For people who think that "g" followed by "i"must make the hard g, consider the words giraffe, giant, gin?
Furthermore, the creator of GIF has clearly stated that it has the soft G. It doesn't matter that other words have the hard G, or that it has "graphic" in the acronym, Steve Wilhite himself named the format he created, so how he wants it to be called, is how it shall be called, because he created the name himself.
The creator pronounced it jif, and that is the way it was always intended to be said. Now I need to waste a bunch of words to be able to post this thing. Wait, its getting there. Thirteen more words to go until I make it. I made it! Yay!
Acronyms have no defined pronunciation, so the creator of the acronym gets to decide how it's pronounced. For the people whose reasoning is that the G stands for Graphical, then why don't you pronounce JPEG as Jayfeg instead of Jaypeg? The P stands for Photgraphic, after all. For the people whose reasoning is summed up in the word "gift", I have "giant", "giraffe", "gin", and "gist". The "t" doesn't make a difference, it's the "g" followed by a vowel that influences how it's pronounced. That said, the English language is a mess. We have exceptions to exceptions. There is not a defined set of rules that will be able to predict how a word is pronounced 100% of the time (but most of the time, a g followed by a vowel is soft). That's part of the reason why the creators of acronyms get to choose how they're pronounced.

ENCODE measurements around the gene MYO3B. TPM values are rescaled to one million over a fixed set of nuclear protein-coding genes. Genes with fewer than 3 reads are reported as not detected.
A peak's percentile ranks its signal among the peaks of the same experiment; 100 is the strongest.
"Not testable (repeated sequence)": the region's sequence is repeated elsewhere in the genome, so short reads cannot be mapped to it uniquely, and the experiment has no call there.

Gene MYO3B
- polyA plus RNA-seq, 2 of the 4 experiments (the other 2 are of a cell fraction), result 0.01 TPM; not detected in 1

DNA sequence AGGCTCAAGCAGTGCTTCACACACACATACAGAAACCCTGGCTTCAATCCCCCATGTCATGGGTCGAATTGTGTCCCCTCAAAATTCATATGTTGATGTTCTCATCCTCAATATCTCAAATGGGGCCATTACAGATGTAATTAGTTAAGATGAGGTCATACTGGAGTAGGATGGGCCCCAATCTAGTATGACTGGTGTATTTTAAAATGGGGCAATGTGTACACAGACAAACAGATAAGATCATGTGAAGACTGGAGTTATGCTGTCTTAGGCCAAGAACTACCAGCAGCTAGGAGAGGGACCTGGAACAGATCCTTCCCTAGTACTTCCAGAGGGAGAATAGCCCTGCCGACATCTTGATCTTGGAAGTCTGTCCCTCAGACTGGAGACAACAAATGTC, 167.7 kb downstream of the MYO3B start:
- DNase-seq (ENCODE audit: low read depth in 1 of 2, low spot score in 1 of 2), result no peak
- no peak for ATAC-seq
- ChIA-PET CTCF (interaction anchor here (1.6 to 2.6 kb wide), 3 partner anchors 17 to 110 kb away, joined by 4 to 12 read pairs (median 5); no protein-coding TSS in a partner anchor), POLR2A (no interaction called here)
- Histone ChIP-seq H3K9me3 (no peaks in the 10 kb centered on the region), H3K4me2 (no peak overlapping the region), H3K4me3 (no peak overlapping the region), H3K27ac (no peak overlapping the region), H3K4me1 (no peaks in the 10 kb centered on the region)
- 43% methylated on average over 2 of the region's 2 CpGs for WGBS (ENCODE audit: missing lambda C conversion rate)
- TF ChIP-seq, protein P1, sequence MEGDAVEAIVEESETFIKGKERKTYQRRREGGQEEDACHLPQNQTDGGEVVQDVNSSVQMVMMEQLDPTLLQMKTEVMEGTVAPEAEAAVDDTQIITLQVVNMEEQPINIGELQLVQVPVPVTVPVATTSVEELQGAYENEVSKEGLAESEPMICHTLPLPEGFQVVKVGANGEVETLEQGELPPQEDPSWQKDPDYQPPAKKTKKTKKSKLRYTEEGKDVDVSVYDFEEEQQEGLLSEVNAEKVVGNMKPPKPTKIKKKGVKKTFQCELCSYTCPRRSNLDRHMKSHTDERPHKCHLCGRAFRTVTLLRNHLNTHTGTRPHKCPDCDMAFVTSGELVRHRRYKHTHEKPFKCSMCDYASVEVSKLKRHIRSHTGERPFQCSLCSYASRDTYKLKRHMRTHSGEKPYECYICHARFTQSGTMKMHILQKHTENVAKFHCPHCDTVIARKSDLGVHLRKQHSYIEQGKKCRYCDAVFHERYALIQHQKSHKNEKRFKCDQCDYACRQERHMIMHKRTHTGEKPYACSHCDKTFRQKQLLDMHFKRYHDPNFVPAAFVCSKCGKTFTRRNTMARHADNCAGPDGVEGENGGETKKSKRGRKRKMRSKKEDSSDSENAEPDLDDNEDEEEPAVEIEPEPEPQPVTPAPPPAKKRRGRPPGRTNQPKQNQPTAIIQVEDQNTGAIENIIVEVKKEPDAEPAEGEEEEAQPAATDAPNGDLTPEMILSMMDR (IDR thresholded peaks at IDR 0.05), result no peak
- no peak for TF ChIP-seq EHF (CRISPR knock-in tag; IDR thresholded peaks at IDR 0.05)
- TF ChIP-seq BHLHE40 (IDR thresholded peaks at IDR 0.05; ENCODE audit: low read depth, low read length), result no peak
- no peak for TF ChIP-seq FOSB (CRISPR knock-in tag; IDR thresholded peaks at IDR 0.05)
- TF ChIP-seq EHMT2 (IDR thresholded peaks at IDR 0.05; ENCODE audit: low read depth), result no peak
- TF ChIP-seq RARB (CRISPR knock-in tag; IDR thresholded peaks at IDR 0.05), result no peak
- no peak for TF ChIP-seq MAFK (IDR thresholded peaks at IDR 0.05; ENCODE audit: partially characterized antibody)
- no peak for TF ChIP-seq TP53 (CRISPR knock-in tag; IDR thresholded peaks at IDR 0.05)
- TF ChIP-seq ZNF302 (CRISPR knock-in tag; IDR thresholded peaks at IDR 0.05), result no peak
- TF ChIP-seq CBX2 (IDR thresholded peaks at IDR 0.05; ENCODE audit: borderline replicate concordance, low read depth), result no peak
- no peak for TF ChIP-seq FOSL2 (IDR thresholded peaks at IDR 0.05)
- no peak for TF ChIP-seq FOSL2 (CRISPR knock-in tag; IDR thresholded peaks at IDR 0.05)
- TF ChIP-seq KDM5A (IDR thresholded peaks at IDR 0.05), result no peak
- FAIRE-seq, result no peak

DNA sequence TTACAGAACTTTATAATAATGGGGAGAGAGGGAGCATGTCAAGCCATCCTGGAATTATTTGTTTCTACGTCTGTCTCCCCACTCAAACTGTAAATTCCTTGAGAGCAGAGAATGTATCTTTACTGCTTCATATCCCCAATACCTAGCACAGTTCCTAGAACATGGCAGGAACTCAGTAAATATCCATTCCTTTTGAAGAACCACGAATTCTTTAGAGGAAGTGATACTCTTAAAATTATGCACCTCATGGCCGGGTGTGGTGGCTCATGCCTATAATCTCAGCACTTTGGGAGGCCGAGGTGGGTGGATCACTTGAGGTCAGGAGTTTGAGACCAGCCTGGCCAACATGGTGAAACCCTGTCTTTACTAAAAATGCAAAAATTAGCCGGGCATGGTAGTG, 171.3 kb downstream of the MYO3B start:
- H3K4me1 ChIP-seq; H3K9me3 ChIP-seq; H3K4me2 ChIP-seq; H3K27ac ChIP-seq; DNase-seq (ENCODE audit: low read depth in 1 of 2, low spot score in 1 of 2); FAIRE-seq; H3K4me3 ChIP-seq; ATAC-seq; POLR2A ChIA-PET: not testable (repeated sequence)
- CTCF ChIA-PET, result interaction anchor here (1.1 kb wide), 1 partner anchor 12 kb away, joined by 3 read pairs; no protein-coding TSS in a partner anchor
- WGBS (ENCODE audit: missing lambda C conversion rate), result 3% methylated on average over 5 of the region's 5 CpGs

Closed syllables are syllables wherein the vowel is followed by a consonant. (i.E. Pin) Open syllables are syllables wherein the vowel is followed by nothing (i.E. LA-SER). There are different pronounciation rules for both. SCU-BA. The u is pronounced like a u if it's open but a if it's closed (i.E. UN-DER). LA-SER the a is pronounced like ayy if it's open but ahh if it's closed. (AM-STER-DAM) As for g, there's no rule that says that the g should be a j. Therefore it's still pronounced as giff
Gif can only be correctly pronounced with a hard 'G', that is the opposite of a 'J' sound. This is seen in many occasions in daily vocabulary, like: girl, glasses, gift..., and so an argument can hardly be made for "Jif".
Reasons for "Gif" not "Jif":
Reason number 1:
Say the word 'gift'
Now say it without the "t"
It said like "gif", not "jif"
Reason number 2:
If you have to specify your way of pronouncing a word, you're probably doing it wrong.
When people pronounce 'gif' as 'jif' they need to say gif (but pronounced as though it has a "J" not a "G"), at least when they're typing it in an argument.
Reason number 3:
Gif stands for Graphics Interchange Format. You do not pronounce "Graphics" like "Jraphics", so why would you pronounce the abrreviation that way?
And thus my argument is finished.